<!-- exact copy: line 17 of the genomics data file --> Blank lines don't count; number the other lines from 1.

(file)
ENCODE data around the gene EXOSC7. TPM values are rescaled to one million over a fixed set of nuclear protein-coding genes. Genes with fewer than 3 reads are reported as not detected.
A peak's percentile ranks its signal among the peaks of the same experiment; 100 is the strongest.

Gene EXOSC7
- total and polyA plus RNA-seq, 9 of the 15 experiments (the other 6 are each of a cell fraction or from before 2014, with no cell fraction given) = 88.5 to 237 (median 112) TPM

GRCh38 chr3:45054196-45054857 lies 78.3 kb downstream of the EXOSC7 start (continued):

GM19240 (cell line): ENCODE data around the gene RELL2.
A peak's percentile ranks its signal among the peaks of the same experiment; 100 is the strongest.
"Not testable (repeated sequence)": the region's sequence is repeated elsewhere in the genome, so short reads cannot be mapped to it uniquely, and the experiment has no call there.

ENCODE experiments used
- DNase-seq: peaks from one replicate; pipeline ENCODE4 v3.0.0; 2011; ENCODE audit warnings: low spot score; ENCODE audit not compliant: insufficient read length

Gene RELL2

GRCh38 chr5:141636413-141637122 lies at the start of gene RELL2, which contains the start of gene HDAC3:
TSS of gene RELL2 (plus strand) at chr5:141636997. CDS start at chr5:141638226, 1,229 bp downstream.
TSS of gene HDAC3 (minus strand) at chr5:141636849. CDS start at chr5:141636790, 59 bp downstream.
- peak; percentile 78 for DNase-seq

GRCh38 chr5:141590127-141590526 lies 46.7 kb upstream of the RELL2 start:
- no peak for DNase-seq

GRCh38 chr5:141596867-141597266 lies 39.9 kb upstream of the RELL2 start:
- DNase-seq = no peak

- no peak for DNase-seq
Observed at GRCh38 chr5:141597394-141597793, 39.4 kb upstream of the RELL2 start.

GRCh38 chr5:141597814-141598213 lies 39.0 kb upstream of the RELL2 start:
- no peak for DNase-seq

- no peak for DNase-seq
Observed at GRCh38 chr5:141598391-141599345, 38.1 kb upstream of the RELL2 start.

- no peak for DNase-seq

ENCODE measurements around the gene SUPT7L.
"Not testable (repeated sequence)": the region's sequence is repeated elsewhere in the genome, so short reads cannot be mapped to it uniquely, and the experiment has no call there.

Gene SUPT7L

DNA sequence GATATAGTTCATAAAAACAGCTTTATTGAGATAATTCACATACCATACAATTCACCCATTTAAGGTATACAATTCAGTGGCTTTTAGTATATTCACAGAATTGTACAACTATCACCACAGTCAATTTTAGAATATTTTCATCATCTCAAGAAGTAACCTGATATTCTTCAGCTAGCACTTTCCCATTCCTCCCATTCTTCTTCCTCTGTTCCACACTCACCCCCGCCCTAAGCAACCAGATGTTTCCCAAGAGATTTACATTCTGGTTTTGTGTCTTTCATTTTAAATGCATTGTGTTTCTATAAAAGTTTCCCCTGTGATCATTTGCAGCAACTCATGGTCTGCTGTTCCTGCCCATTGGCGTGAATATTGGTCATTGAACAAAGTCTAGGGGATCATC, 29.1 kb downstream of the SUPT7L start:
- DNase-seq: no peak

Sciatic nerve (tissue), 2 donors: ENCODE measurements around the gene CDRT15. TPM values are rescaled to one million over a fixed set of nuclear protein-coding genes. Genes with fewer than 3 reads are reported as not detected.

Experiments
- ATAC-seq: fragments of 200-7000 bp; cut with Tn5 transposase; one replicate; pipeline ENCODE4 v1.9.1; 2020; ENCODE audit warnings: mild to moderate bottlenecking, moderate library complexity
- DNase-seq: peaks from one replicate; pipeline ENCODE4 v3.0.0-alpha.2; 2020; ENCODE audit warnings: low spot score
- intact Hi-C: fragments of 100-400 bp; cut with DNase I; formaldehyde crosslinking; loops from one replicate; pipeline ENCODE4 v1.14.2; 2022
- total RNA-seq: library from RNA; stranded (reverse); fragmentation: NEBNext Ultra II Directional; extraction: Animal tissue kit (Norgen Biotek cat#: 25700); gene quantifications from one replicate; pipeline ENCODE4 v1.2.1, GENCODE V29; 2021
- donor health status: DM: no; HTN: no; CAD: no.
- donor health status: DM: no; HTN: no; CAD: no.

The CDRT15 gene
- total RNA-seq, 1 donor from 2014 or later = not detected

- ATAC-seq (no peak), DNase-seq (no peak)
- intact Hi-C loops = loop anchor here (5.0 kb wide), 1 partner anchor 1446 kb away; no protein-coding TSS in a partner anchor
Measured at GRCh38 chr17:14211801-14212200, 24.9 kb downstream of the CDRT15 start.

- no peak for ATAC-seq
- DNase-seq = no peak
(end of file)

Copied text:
- no peak for DNase-seq